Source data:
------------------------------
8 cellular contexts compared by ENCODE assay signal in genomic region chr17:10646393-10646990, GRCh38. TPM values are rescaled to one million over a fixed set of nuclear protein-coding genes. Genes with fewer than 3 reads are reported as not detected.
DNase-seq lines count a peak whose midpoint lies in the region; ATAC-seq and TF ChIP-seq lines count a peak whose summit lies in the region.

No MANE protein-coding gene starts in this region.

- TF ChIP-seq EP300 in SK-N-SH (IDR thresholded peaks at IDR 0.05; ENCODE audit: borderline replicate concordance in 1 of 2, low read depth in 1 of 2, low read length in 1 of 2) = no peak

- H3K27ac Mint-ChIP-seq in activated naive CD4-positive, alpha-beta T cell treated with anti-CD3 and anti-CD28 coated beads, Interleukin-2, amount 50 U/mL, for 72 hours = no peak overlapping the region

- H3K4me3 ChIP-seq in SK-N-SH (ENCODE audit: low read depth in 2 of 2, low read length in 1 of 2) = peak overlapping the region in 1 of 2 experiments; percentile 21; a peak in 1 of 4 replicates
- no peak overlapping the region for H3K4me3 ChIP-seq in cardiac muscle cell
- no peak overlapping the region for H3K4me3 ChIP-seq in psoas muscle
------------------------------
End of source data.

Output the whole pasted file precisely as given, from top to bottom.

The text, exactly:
8 cellular contexts compared by ENCODE assay signal in genomic region chr17:10646393-10646990, GRCh38. TPM values are rescaled to one million over a fixed set of nuclear protein-coding genes. Genes with fewer than 3 reads are reported as not detected.
DNase-seq lines count a peak whose midpoint lies in the region; ATAC-seq and TF ChIP-seq lines count a peak whose summit lies in the region.

No MANE protein-coding gene starts in this region.

- TF ChIP-seq EP300 in SK-N-SH (IDR thresholded peaks at IDR 0.05; ENCODE audit: borderline replicate concordance in 1 of 2, low read depth in 1 of 2, low read length in 1 of 2) = no peak

- H3K27ac Mint-ChIP-seq in activated naive CD4-positive, alpha-beta T cell treated with anti-CD3 and anti-CD28 coated beads, Interleukin-2, amount 50 U/mL, for 72 hours = no peak overlapping the region

- H3K4me3 ChIP-seq in SK-N-SH (ENCODE audit: low read depth in 2 of 2, low read length in 1 of 2) = peak overlapping the region in 1 of 2 experiments; percentile 21; a peak in 1 of 4 replicates
- no peak overlapping the region for H3K4me3 ChIP-seq in cardiac muscle cell
- no peak overlapping the region for H3K4me3 ChIP-seq in psoas muscle